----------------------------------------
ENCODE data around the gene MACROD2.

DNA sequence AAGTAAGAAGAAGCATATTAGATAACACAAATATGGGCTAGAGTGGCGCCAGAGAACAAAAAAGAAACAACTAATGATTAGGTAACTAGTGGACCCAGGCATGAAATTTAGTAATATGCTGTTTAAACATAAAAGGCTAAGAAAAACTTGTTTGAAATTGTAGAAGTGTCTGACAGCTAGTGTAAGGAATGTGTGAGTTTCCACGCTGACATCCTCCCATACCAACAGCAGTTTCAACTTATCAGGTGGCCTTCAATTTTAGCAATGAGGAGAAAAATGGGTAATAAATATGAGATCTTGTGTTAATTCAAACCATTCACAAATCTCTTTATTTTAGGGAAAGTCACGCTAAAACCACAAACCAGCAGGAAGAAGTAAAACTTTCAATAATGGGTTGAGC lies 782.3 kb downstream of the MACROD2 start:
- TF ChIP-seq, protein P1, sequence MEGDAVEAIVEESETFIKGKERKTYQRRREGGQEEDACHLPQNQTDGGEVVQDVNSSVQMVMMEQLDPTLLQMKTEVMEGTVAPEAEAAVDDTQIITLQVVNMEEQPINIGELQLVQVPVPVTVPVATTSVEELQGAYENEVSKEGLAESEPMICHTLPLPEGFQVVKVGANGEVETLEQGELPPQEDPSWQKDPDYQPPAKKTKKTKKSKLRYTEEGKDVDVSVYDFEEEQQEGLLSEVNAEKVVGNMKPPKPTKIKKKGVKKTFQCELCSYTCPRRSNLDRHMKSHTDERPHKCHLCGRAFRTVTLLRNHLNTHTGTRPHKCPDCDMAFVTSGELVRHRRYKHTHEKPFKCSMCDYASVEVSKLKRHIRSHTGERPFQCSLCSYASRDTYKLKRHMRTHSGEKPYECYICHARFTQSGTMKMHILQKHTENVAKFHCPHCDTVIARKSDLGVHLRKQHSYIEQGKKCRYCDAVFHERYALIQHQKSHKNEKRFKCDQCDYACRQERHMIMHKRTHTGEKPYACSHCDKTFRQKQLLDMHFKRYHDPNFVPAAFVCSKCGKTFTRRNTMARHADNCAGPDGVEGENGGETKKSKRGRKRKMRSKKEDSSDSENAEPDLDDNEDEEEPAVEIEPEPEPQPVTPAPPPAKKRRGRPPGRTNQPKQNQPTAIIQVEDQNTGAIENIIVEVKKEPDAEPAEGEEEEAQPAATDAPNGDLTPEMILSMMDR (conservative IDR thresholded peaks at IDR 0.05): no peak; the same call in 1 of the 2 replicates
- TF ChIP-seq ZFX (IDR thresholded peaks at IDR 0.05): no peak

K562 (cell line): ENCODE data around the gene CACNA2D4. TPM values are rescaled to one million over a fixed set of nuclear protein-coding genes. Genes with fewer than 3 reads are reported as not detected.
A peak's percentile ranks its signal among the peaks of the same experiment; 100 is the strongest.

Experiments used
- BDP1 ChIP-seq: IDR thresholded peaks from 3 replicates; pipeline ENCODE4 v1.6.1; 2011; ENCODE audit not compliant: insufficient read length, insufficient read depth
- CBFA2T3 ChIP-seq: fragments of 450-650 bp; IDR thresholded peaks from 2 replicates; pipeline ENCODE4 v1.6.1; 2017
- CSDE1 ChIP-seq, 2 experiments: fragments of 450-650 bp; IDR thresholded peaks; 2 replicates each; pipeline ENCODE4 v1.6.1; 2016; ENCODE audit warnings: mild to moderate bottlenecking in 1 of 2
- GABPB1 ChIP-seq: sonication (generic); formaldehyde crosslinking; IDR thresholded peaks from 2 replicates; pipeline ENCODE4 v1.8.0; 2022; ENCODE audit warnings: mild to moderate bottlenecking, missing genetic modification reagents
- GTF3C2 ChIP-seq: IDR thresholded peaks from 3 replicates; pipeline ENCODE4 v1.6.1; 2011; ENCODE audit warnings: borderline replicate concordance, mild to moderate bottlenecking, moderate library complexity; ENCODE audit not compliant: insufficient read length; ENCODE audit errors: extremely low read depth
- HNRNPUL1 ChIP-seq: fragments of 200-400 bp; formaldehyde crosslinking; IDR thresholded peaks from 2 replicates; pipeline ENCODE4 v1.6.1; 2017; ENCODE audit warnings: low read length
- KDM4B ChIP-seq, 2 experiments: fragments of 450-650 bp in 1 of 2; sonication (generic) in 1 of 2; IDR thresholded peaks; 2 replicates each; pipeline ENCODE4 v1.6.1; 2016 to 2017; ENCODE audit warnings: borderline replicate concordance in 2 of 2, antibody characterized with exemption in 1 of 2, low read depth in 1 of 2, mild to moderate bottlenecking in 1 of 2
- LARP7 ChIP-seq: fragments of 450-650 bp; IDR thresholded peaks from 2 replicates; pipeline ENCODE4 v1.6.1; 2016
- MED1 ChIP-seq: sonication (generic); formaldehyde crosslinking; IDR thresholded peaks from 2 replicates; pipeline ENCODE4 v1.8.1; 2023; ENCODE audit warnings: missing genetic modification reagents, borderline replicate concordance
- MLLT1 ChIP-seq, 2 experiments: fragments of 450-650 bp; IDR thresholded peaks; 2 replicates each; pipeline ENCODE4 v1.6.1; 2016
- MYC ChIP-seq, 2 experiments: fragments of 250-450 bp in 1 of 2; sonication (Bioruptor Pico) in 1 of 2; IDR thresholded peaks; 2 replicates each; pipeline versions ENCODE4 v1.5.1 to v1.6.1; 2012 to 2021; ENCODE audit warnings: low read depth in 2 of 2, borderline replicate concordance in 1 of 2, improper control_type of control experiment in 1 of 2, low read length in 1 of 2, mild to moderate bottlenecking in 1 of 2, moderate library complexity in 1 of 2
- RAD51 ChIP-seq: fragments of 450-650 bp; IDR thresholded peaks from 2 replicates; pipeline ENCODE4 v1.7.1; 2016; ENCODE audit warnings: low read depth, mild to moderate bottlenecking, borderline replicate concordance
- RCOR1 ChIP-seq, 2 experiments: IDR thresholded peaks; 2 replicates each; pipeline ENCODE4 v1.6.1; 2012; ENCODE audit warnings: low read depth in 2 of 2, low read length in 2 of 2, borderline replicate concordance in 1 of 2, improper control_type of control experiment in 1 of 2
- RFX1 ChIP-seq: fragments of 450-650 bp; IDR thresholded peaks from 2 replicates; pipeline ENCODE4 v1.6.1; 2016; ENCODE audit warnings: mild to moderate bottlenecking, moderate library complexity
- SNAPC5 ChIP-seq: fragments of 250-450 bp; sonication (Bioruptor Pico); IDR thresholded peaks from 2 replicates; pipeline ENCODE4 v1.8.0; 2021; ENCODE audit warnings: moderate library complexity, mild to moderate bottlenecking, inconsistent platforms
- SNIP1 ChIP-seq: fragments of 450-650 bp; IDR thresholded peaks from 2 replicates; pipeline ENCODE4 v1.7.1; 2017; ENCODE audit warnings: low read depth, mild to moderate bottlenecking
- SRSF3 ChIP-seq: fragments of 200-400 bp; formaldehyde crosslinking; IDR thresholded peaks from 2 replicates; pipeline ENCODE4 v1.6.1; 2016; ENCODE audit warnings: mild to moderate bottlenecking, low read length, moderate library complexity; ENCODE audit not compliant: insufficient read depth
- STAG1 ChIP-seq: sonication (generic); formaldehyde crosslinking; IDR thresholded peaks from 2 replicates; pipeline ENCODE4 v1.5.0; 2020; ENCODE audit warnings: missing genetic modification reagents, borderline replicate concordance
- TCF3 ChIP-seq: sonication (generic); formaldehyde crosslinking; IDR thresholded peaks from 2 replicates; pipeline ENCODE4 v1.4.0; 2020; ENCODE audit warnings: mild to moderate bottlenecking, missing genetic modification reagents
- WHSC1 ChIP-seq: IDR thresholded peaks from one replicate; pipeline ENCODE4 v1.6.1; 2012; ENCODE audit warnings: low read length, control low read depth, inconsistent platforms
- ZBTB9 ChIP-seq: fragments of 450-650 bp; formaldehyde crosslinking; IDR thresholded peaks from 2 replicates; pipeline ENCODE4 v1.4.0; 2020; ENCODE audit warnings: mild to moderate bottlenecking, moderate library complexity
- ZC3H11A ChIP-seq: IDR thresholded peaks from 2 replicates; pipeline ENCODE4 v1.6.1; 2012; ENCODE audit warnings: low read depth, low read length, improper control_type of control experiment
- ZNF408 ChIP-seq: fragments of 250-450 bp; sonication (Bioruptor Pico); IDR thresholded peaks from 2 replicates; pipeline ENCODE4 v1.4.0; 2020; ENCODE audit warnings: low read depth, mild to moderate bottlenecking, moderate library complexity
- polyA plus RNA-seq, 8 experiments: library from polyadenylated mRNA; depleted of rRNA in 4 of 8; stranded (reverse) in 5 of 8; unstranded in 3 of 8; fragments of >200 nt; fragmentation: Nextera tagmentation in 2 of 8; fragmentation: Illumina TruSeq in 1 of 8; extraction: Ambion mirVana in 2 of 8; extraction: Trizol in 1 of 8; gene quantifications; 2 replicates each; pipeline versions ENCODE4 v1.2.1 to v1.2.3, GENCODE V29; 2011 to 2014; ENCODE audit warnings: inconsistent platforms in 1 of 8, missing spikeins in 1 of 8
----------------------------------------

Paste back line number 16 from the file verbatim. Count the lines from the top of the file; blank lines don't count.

- MED1 ChIP-seq: sonication (generic); formaldehyde crosslinking; IDR thresholded peaks from 2 replicates; pipeline ENCODE4 v1.8.1; 2023; ENCODE audit warnings: missing genetic modification reagents, borderline replicate concordance